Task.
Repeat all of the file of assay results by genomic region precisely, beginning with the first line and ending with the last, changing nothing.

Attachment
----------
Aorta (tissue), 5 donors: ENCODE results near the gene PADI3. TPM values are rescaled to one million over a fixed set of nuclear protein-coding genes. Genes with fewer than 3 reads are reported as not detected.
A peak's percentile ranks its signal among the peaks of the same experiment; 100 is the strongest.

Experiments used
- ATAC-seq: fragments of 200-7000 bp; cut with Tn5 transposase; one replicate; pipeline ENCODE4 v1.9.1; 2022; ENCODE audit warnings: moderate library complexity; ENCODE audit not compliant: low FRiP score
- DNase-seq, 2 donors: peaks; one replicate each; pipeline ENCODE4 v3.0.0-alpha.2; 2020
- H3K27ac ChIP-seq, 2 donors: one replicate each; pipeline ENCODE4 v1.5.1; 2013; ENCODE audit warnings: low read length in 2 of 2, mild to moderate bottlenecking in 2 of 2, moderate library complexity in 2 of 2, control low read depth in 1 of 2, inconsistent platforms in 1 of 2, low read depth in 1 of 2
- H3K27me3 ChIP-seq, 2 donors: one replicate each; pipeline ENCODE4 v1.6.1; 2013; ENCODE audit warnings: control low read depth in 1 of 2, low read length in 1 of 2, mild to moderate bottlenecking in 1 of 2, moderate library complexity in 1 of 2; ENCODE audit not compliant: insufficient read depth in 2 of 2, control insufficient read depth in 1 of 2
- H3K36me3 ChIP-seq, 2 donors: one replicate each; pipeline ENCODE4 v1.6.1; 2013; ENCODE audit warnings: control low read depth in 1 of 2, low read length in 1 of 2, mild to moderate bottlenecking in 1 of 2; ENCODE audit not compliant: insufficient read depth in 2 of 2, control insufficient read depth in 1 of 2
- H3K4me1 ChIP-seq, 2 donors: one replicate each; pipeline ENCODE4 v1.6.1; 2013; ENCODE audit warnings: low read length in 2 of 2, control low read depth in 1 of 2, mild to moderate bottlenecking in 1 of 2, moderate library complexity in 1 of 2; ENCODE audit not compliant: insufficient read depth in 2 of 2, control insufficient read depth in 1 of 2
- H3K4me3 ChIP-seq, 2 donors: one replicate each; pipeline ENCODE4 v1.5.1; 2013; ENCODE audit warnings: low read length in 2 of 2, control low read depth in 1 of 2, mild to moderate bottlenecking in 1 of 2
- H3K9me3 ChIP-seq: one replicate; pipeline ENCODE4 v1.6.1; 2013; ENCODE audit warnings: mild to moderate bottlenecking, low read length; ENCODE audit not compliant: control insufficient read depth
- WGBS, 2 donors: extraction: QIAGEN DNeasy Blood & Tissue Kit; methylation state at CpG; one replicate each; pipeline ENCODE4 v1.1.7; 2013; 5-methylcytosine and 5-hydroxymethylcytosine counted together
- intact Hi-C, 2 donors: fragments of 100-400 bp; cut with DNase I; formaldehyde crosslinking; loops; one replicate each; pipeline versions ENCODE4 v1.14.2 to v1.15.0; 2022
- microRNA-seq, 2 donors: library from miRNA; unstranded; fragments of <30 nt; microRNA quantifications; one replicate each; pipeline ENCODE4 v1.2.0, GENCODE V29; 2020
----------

Aorta (tissue), 5 donors: ENCODE results near the gene PADI3. TPM values are rescaled to one million over a fixed set of nuclear protein-coding genes. Genes with fewer than 3 reads are reported as not detected.
A peak's percentile ranks its signal among the peaks of the same experiment; 100 is the strongest.

Experiments used
- ATAC-seq: fragments of 200-7000 bp; cut with Tn5 transposase; one replicate; pipeline ENCODE4 v1.9.1; 2022; ENCODE audit warnings: moderate library complexity; ENCODE audit not compliant: low FRiP score
- DNase-seq, 2 donors: peaks; one replicate each; pipeline ENCODE4 v3.0.0-alpha.2; 2020
- H3K27ac ChIP-seq, 2 donors: one replicate each; pipeline ENCODE4 v1.5.1; 2013; ENCODE audit warnings: low read length in 2 of 2, mild to moderate bottlenecking in 2 of 2, moderate library complexity in 2 of 2, control low read depth in 1 of 2, inconsistent platforms in 1 of 2, low read depth in 1 of 2
- H3K27me3 ChIP-seq, 2 donors: one replicate each; pipeline ENCODE4 v1.6.1; 2013; ENCODE audit warnings: control low read depth in 1 of 2, low read length in 1 of 2, mild to moderate bottlenecking in 1 of 2, moderate library complexity in 1 of 2; ENCODE audit not compliant: insufficient read depth in 2 of 2, control insufficient read depth in 1 of 2
- H3K36me3 ChIP-seq, 2 donors: one replicate each; pipeline ENCODE4 v1.6.1; 2013; ENCODE audit warnings: control low read depth in 1 of 2, low read length in 1 of 2, mild to moderate bottlenecking in 1 of 2; ENCODE audit not compliant: insufficient read depth in 2 of 2, control insufficient read depth in 1 of 2
- H3K4me1 ChIP-seq, 2 donors: one replicate each; pipeline ENCODE4 v1.6.1; 2013; ENCODE audit warnings: low read length in 2 of 2, control low read depth in 1 of 2, mild to moderate bottlenecking in 1 of 2, moderate library complexity in 1 of 2; ENCODE audit not compliant: insufficient read depth in 2 of 2, control insufficient read depth in 1 of 2
- H3K4me3 ChIP-seq, 2 donors: one replicate each; pipeline ENCODE4 v1.5.1; 2013; ENCODE audit warnings: low read length in 2 of 2, control low read depth in 1 of 2, mild to moderate bottlenecking in 1 of 2
- H3K9me3 ChIP-seq: one replicate; pipeline ENCODE4 v1.6.1; 2013; ENCODE audit warnings: mild to moderate bottlenecking, low read length; ENCODE audit not compliant: control insufficient read depth
- WGBS, 2 donors: extraction: QIAGEN DNeasy Blood & Tissue Kit; methylation state at CpG; one replicate each; pipeline ENCODE4 v1.1.7; 2013; 5-methylcytosine and 5-hydroxymethylcytosine counted together
- intact Hi-C, 2 donors: fragments of 100-400 bp; cut with DNase I; formaldehyde crosslinking; loops; one replicate each; pipeline versions ENCODE4 v1.14.2 to v1.15.0; 2022
- microRNA-seq, 2 donors: library from miRNA; unstranded; fragments of <30 nt; microRNA quantifications; one replicate each; pipeline ENCODE4 v1.2.0, GENCODE V29; 2020